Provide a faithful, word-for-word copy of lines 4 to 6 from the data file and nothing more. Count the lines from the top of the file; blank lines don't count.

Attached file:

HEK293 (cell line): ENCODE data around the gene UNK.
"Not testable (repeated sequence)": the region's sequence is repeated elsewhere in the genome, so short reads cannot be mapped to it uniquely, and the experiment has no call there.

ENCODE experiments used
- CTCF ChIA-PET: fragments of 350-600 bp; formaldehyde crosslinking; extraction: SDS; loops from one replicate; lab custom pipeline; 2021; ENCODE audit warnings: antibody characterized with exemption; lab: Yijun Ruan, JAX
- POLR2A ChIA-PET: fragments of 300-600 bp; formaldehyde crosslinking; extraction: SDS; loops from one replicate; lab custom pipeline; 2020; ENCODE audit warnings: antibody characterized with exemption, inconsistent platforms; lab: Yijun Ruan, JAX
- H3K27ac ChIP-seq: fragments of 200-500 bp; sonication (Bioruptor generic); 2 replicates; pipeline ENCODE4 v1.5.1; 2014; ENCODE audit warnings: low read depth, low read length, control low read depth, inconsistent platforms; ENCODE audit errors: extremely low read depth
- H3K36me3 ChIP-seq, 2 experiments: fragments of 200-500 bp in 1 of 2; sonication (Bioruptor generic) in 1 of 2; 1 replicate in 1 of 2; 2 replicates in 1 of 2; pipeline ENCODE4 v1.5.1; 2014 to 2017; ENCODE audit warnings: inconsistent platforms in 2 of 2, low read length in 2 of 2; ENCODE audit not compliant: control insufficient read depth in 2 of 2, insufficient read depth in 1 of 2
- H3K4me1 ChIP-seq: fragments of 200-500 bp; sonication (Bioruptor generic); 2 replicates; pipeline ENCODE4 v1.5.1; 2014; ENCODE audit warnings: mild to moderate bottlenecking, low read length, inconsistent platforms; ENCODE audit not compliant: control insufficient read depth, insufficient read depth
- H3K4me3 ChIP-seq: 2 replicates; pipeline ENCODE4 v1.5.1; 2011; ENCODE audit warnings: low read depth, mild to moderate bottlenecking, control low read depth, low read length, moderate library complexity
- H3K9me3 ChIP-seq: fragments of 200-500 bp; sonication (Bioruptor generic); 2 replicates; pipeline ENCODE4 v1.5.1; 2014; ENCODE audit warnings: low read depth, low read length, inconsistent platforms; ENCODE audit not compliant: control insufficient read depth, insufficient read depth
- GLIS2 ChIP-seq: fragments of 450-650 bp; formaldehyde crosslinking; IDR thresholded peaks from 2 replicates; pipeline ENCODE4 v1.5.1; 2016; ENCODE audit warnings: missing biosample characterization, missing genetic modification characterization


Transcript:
- CTCF ChIA-PET: fragments of 350-600 bp; formaldehyde crosslinking; extraction: SDS; loops from one replicate; lab custom pipeline; 2021; ENCODE audit warnings: antibody characterized with exemption; lab: Yijun Ruan, JAX
- POLR2A ChIA-PET: fragments of 300-600 bp; formaldehyde crosslinking; extraction: SDS; loops from one replicate; lab custom pipeline; 2020; ENCODE audit warnings: antibody characterized with exemption, inconsistent platforms; lab: Yijun Ruan, JAX
- H3K27ac ChIP-seq: fragments of 200-500 bp; sonication (Bioruptor generic); 2 replicates; pipeline ENCODE4 v1.5.1; 2014; ENCODE audit warnings: low read depth, low read length, control low read depth, inconsistent platforms; ENCODE audit errors: extremely low read depth